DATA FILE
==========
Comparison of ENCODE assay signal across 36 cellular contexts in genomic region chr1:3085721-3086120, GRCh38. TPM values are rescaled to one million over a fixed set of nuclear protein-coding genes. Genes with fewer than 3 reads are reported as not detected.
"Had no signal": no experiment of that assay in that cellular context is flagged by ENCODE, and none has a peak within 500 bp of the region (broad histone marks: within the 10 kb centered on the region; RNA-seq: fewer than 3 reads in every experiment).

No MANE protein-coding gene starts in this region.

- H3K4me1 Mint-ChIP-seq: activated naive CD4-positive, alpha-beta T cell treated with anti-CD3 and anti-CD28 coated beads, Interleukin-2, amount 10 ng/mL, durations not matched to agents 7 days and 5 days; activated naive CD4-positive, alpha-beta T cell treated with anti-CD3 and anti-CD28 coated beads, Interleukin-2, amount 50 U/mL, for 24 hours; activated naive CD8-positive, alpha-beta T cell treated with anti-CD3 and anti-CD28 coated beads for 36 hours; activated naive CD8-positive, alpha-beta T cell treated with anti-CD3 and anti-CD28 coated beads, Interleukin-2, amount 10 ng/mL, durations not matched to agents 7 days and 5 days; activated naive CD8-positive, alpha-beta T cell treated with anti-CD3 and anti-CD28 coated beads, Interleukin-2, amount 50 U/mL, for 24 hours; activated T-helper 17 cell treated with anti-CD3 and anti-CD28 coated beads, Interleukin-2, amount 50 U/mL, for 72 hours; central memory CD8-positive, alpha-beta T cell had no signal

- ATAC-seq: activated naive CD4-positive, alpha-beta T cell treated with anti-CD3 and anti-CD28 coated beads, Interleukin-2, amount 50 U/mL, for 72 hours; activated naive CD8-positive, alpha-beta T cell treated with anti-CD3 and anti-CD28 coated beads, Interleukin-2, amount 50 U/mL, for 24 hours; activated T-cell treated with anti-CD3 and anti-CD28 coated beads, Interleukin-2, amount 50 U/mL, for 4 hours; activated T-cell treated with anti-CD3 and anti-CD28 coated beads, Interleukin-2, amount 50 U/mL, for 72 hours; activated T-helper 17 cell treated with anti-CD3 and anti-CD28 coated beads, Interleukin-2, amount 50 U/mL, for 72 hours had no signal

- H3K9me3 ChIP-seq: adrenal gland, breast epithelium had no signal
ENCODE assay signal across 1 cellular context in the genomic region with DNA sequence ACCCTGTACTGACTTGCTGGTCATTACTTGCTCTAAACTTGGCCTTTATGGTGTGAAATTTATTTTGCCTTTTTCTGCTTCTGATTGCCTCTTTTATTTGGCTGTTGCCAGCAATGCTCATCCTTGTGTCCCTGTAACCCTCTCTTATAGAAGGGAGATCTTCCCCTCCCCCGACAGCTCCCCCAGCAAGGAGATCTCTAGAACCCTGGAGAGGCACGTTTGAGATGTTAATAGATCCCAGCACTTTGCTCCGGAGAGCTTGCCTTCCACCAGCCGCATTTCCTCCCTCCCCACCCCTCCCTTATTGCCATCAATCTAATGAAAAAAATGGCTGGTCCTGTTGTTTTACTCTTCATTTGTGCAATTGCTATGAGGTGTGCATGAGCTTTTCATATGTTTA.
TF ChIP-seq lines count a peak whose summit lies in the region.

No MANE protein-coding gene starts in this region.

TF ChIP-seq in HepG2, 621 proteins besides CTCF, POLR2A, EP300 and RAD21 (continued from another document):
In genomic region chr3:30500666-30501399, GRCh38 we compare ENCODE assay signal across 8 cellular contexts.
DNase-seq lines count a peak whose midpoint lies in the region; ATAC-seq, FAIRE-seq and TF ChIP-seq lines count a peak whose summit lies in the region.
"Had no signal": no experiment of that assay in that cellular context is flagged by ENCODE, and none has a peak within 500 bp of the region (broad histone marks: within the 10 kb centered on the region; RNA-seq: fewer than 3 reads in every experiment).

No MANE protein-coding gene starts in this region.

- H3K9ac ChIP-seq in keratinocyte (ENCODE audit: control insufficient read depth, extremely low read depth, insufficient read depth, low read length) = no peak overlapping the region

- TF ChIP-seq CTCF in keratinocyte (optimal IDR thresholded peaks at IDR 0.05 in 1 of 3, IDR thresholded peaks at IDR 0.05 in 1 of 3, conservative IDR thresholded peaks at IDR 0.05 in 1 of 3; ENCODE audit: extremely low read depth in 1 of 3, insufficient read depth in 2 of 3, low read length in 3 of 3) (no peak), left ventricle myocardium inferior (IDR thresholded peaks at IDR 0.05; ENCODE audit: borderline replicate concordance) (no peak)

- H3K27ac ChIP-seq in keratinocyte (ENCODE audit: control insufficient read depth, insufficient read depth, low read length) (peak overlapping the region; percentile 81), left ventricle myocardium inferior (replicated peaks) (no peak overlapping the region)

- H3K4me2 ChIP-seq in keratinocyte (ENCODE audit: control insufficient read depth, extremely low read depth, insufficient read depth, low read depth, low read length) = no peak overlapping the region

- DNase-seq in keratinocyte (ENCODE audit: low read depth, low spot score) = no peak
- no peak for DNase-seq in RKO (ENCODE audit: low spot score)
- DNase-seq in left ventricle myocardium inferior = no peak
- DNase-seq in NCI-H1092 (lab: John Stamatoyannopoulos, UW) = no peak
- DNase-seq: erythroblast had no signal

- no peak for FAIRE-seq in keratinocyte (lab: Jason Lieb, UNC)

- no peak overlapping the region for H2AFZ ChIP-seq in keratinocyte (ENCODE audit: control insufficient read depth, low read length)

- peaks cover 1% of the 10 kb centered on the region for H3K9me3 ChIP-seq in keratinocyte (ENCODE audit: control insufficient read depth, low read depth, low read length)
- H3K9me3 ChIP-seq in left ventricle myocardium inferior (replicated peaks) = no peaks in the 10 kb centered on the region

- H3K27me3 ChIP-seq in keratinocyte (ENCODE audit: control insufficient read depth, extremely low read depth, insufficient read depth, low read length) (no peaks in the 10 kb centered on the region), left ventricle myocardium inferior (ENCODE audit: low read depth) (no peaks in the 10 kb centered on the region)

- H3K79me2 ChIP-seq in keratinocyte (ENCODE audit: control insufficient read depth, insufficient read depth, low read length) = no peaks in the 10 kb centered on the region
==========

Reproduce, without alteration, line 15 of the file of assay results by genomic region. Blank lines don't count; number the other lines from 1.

- H3K9ac ChIP-seq in keratinocyte (ENCODE audit: control insufficient read depth, extremely low read depth, insufficient read depth, low read length) = no peak overlapping the region